Emboldened by her friends psychically pulling her out of that nightmare grave, when Linen Man tried to enter Jessie’s mind to torture her, she turned the tables on him and took them both into his memories. Jessie forced him to remember every person he’d “broken” using his powers, starting with his best friend as a young man, and to feel their combined pain all at the same time. As a result, the Rip’s power left his body and entered Jessie’s, and Linen Man fell into a cavern, where he died after telling Jessie it was her mother Alice who had opened the Rip for the second time.
15 years of isolation in Purgatory had changed Alice. She was no longer prepared to make the same sacrifices she made years ago, and lose her family to save the world. She deliberately opened the Rip, knowing that it would eventually destroy life on Earth as the other dimensions bled into our reality. There would be no death, she argued, because there would be no more life. The barriers between the worlds would collapse, but she would have her family back and no longer have to be lonely.
Jessie realised immediately that their mother was wrong and they had to close the Rip and save the world, even if it meant never being together again. Bea, who’d just been tortured by Linen Man to remember the pain of losing her mother, stood in Jessie’s way, choosing the comfort of Alice over the end of the world. Jessie used her powers to show Bea powerful happy memories from her life, including the love that kept them together as sisters despite being sent to the workhouse, and Bea relented. They each bid their mother goodbye, and watched as she dissipated through the Rip back into the other dimension.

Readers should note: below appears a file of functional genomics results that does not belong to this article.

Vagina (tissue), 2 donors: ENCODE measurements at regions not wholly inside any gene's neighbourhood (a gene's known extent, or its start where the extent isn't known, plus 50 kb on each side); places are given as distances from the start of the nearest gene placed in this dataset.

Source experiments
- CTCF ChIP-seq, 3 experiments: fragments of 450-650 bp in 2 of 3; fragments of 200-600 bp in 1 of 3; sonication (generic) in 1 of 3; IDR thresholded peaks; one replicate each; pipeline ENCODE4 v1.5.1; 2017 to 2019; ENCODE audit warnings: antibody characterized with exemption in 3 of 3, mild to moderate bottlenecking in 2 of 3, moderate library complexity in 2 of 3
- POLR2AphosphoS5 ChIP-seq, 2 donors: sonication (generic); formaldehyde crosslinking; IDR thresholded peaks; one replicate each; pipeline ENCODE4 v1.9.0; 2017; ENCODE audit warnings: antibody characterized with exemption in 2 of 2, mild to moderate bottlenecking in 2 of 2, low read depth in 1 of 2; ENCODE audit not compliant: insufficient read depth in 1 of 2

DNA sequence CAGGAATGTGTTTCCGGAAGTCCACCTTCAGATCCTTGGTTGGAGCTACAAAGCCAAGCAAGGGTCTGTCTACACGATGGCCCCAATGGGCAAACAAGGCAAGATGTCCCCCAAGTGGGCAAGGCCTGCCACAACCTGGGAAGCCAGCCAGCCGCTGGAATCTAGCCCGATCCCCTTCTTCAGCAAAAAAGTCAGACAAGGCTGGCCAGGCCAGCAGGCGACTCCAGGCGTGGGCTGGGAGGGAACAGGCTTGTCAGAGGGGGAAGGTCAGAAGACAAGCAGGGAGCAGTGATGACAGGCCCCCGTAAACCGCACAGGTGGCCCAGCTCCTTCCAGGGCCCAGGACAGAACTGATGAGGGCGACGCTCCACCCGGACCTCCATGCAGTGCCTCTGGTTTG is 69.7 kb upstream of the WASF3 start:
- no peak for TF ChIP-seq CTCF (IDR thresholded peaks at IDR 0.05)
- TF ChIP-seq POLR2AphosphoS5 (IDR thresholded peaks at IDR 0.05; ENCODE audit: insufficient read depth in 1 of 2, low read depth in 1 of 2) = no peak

Just as Jessie was using her powers to close the Rip, Sherlock leapt into it to follow Alice. In a repeat of the events of 15 years ago, a besotted Watson hung onto him to try to pull him back, but this time, he let him go and helped to save Jessie instead. Sherlock went through the Rip, Jessie closed it, and all the chaos and monsters outside returned to normal. Sister Anna stopped trying to kill Leo and returned to normal. London, and the world, was saved.
There was still time for emotional farewells. A funeral of sorts was held for Sherlock and Alice, as Bea had learned at the Rip that it wasn’t grieving their mother that hurt the girls, but not having properly grieved for her in the first place.
Leo left Bea, telling her that what they’d had together was true love but that he had to go to Europe and marry a royal princess. That was the condition the Palace had given him when he saved Billy from the gallows for the murder of the workhouse master, and if he didn’t follow through with it, then Billy would be taken away and hanged. Spike and Jessie shared an intimate moment in which he confessed that his worst fear had been her being hurt or killed. And Bea went to 221B Baker Street to extend the hand of friendship to Watson, who was mourning the object of his unrequited love: Sherlock. Both grieving their lost loves, Watson promised that he would be there for Bea and wasn’t going anywhere. It all ended – as every adventure should – with a fish and chip supper, and a side portion of emotional catharsis.
The Irregulars is streaming now on Netflix.